In late January, Netflix released an original movie called “You People,” which stars Jonah Hill and Lauren London, who play Ezra and Amira, people from two very different backgrounds who eventually fall in love and are on the road to marriage. Upon traveling on that road, the couple hits a bump, and that bump takes the form of their parents. Like them, their parents are very different. Ezra’s mother is a white woman, who is Jewish (played by Julia Louis-Dreyfus), and Amira’s father is a black man very in touch with his African roots (played by Eddie Murphy).
The movie showcases the various differences between the parents and how that affects the couple’s relationship. This is not a movie review, and I will leave any and all reviewing up to our A&E section. With it being Valentine’s Day and love being in the air, I more so want to have a discussion on what happens when “You People” plays out in real life, and how dating someone who is like you may or may not be beneficial.
When watching “You People,” I could not help but get to thinking that culture clashing is a real issue. Whether that be in friendships or relationships, sometimes we may never understand one another, which is what we are seeing being played out in this rom-com. But what happens when you do not get one another, but you love this person?
I cannot help but think of my former employers, who were also an interracial couple. One a white person and the other a black person from Africa. Not only did they differ in race, they differed in culture and in the general sense of how things work where they are both from. Despite all of that, you can’t help but notice how their love radiated, and though they were different, they were similar in wanting to love each other as best as they could.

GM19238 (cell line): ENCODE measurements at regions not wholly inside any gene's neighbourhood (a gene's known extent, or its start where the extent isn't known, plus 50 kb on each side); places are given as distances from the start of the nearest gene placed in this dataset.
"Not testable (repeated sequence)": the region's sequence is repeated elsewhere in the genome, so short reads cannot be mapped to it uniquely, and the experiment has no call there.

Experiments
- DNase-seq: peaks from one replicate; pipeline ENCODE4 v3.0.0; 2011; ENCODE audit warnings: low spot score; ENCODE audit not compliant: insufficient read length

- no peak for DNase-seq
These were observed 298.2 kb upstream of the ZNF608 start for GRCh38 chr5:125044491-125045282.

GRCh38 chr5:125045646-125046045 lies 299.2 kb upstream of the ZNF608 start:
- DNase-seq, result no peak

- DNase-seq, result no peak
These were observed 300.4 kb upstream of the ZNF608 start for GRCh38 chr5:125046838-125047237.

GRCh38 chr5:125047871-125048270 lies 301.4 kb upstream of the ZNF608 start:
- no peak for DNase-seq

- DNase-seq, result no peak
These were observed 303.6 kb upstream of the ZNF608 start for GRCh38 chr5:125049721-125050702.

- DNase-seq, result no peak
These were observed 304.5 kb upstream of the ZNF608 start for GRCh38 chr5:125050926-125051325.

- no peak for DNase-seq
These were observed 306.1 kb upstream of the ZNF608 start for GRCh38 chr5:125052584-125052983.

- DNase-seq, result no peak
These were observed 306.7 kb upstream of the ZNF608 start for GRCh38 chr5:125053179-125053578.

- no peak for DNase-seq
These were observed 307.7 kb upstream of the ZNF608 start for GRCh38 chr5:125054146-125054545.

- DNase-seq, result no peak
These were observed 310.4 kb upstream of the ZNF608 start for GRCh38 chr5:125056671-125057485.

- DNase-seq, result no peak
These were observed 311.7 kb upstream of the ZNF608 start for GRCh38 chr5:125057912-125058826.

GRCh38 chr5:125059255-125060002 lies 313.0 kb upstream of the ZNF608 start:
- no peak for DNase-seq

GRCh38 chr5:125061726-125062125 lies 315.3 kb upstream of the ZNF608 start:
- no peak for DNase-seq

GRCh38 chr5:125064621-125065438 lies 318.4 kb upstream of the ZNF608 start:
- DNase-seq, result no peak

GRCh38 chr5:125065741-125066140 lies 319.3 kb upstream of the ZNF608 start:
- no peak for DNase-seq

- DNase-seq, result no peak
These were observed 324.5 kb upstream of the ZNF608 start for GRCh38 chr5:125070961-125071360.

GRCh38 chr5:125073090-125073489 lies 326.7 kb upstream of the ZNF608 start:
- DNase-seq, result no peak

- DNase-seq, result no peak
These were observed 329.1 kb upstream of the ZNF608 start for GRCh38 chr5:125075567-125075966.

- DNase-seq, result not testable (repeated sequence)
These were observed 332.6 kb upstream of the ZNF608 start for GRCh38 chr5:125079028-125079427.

The world is a large place, and as the saying goes “there are plenty of fish in the sea.” The fish will indeed be different, but what can you do to acknowledge that difference? I think a key takeaway from this film is acknowledging the differences and the struggles one another has to go through, but it is also coming together and checking your biases and privilege in order to be open with one another.
As for culture clashes, instead of throwing ourselves into the ring of Oppression Olympics, why not create an understanding?
The world is a cruel and tough place, and it is shown in both history and the present. The last thing we need to have a debate about is which was worse: slavery or the holocaust. Instead, we should be acknowledging two entirely different groups of people going through an event so traumatic it left scars for many generations and how we can heal those scars and create a better world.
It is Valentine’s Day and love — not hate — is in the air, so go love each other.